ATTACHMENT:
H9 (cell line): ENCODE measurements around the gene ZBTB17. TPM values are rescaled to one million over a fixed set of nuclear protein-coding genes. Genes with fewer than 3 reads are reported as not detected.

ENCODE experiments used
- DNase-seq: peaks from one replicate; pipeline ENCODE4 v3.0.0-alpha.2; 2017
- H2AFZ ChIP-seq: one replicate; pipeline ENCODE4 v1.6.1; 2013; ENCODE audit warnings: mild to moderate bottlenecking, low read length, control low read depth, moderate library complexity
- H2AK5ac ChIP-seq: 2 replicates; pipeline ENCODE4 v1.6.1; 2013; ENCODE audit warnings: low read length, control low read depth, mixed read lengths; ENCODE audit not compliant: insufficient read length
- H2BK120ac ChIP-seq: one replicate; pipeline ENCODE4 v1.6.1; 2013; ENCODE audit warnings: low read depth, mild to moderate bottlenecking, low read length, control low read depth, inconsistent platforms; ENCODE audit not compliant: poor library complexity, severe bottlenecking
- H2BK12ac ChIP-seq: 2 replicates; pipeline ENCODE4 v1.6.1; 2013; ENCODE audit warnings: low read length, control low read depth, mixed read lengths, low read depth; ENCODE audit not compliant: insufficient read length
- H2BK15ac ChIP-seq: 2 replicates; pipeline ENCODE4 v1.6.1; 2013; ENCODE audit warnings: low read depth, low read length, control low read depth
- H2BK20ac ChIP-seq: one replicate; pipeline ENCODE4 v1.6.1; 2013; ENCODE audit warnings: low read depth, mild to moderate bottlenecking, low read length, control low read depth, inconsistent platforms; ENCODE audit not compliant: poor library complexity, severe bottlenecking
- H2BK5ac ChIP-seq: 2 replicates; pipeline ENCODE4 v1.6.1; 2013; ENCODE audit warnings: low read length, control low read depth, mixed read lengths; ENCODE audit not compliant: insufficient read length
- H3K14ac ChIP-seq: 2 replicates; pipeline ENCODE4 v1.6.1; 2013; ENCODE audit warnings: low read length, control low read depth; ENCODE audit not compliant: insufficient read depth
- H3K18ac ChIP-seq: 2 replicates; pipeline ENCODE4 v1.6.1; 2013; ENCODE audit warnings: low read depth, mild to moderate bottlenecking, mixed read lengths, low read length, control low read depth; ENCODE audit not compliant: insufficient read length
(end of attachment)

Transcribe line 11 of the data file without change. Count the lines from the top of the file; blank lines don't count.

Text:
- H3K14ac ChIP-seq: 2 replicates; pipeline ENCODE4 v1.6.1; 2013; ENCODE audit warnings: low read length, control low read depth; ENCODE audit not compliant: insufficient read depth